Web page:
Search Engine Basics Every Marketer Should Know
When people talk about search engines, they're typically referring to Google, Bing and Yahoo (Yahoo search is powered by Microsoft). According to one study, these "Big Three" represent over 95% of all online searches in the U.S. There are many other major search engines in other countries, like Baidu in China, but the collective amount of searches they produce in the U.S. is insignificant. The king of search is obviously Google. What made Google so popular is that it revolutionized the search engine industry by using link popularity to measure relevance of content. The method proved to be so effective that Google became a household word. Because studies have shown that roughly two-thirds of all searches are conducted on Google, we will focus on it primarily to define your basic SEO strategy.
How Does Google Work?
According to Google, the web today is made up of billions of websites consisting of over 60 trillion individual web pages, and that number is growing every day. Google (and other search engines) work by crawling the Web, following links from page to page. Site owners can tell Google what to crawl, but Google also does a fine job on its own.
Google then sorts the pages based on their content (and hundreds of other factors), and maintains this data in what's called "the index." The index is Google's massive database of all metadata on the Web. As you search for something, Google uses a number of programs and formulas (algorithms) to determine what you are trying to find (spelling, auto complete, synonyms, and much more). Based on these clues, Google pulls the relevant web pages from the index. Then Google ranks the results using more than 200 factors (such as content quality and freshness) to provide you the best possible matching results.
Why is Ranking Important?
When people talk about search engine optimization, they are usually referring to improving the SERP ranking of your website. The SERP stands for Search Engine Results Page, that's the results listings page returned by a search engine in response to a keyword query. Ranking high on that page is the ultimate prize, and SEO is the process of getting there. People rarely go past the first page of search results. More often, they just look at the first three to five results. Consider the following distribution of traffic in Google based on positions in search results:
1. 32.5% of all traffic
2. 17.6% of all traffic
3. 11.4% of all traffic
4. 8.1% of all traffic
5. 6.1% of all traffic
That's why ranking high in search results is critical. If your website is ranked #57 for a keyword, no one will ever get to it. Ranking that low is like not ranking at all. That's why SEO strategy at its most basic is about improving your positions for important keywords.
How Does Google Rank Websites?
Google uses over 200 criteria to determine a ranking of a webpage for every keyword. Search engine algorithms are closely guarded secrets and there are armies of marketing and SEO professionals trying to reverse-engineer what affects ranking. We know many things starting with the quality and freshness of your content to load speed of your website and your activity on social media. One factor stands above all: link popularity. This is what made Google what it is today. Link popularity measures the number of other relevant websites linking to yours. In other words, the more other websites link to yours, the higher it is likely to rank. When another website links to yours, Google looks at it as a signal that there is something of value on your website. When you have multiple websites linking to you, Google sums up these links so the more links you get, the better. However, not every link is counted with equal value. The most valuable links are from websites that have high link popularity themselves. If a popular website links to yours, they transfer some of this link popularity to you. If the same website also links to websites other than yours, the value of the link to you is diluted and divided between all other websites.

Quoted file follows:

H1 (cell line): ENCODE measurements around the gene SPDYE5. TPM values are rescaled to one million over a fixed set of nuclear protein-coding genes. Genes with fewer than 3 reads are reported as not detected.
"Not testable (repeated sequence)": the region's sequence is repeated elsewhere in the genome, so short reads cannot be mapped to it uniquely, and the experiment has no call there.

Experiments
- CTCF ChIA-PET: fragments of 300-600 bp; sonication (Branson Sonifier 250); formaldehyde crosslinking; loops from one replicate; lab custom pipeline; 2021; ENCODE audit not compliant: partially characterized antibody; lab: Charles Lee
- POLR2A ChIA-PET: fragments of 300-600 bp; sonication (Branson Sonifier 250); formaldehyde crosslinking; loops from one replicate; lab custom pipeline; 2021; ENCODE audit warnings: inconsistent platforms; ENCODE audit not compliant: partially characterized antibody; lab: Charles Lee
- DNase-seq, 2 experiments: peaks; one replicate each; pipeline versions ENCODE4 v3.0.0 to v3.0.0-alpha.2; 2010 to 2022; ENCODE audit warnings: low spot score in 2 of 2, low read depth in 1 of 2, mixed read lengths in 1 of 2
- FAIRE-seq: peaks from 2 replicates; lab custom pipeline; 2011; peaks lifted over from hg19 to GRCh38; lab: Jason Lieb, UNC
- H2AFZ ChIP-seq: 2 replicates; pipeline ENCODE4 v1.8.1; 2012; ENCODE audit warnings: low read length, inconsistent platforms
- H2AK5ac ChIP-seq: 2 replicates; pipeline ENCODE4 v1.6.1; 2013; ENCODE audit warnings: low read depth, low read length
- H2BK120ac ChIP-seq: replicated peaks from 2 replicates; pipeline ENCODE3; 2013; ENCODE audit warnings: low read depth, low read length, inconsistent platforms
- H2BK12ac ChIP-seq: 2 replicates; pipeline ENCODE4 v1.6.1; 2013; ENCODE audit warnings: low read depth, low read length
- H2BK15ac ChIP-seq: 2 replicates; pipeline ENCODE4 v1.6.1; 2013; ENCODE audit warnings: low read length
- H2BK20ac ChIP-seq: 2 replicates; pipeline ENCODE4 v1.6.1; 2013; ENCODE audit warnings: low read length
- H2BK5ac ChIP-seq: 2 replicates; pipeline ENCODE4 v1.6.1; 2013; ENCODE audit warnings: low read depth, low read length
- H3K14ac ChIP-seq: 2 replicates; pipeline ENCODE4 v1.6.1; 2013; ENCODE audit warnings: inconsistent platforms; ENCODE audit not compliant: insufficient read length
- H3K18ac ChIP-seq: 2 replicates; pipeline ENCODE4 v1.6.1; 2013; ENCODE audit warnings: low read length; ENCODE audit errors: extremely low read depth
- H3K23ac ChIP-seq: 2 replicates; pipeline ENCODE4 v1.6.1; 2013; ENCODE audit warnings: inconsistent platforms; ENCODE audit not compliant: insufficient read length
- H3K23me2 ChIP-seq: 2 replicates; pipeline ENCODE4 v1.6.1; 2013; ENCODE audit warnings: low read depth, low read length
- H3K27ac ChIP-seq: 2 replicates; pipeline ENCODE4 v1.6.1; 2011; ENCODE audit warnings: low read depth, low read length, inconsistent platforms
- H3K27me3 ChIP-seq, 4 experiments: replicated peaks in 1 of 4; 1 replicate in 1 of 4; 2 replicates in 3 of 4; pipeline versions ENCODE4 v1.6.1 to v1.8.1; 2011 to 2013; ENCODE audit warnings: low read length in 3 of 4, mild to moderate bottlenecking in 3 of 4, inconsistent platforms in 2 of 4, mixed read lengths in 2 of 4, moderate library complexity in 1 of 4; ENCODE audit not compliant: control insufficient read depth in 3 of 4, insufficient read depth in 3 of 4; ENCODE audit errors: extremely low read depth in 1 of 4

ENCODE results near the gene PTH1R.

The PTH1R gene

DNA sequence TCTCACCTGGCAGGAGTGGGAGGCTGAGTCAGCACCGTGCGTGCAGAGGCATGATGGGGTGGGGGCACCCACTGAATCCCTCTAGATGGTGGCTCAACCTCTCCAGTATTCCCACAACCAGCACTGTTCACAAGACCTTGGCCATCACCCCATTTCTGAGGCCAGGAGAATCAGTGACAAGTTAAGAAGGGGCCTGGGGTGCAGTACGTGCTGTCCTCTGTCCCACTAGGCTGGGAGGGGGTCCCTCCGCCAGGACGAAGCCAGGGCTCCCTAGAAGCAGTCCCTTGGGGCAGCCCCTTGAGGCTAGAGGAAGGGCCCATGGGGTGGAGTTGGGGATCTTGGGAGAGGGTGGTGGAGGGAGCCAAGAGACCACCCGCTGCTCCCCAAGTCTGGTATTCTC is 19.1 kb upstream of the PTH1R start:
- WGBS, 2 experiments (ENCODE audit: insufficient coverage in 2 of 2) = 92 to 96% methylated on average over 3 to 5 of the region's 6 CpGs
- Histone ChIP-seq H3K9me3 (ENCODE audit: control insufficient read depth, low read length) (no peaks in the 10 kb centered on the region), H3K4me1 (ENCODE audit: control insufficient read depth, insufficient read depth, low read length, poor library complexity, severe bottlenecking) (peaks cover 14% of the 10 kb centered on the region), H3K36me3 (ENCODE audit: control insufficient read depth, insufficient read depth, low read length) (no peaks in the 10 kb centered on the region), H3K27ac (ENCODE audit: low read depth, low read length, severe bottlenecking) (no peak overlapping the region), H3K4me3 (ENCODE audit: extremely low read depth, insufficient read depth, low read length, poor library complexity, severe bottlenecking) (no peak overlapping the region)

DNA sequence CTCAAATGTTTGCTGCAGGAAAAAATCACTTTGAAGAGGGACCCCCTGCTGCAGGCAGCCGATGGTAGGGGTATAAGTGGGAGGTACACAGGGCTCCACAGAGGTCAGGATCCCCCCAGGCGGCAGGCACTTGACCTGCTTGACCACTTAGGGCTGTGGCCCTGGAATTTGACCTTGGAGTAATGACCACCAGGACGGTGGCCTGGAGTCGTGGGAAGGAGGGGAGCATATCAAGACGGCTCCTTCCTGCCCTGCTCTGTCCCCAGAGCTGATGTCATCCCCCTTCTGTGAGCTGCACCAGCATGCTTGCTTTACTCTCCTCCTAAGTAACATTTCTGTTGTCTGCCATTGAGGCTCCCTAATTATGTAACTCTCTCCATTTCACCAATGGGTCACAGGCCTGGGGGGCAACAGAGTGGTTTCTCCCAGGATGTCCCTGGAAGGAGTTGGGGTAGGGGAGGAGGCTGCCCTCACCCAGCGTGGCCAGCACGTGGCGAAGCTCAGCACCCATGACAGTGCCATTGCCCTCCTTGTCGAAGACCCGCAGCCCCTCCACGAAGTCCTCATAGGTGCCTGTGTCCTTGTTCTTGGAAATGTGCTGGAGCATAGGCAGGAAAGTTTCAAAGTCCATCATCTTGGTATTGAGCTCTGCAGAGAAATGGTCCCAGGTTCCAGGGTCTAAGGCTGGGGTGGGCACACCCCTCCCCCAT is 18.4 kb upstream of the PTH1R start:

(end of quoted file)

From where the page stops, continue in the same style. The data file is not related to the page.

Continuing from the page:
How Does Google Determine Keywords?
It all begins with a keyword. Someone types in a keyword into a search box and gets a myriad of results. We already talked about the importance of ranking high, but since search results are keyword-specific, how does Google know which keywords are associated with your website's pages?
Google analyzes the content of your website to determine the keywords. It looks at the text on your website, page titles and subheadings, navigation and even file names of your images and documents. In addition, Google looks at the keywords of the websites linking to you. If these websites are related or have similar content, Google considers these links as votes of confidence for a particular keyword. This is why related links from websites are typically better than unrelated links.
What Is Google Doing to Improve Quality?
Google is continuously improving the quality and relevance of search results. After all, that's what Google is all about. They see anyone trying to cheat the system as a threat. Deceiving, low quality or irrelevant content doesn’t align with Google's vision of good user experience. That's why Google combats SPAM by devaluing and removing websites that produce bad content or try to manipulate the system. Google openly fights the following types of SPAM: unnatural links, hacked websites, cloaking (displaying different content to search engines), content with little or no added value, parked domains, hidden text or keyword stuffing and a lot more. As you can see, Google does a lot to maintain the quality and relevance of search results, and you should adopt the same priorities for your website. The most effective and safest SEO strategy is to play by the rules. Next post: The Most Common SEO Mistakes to Avoid Interested in learning more SEO basics? Check out our free eBook below: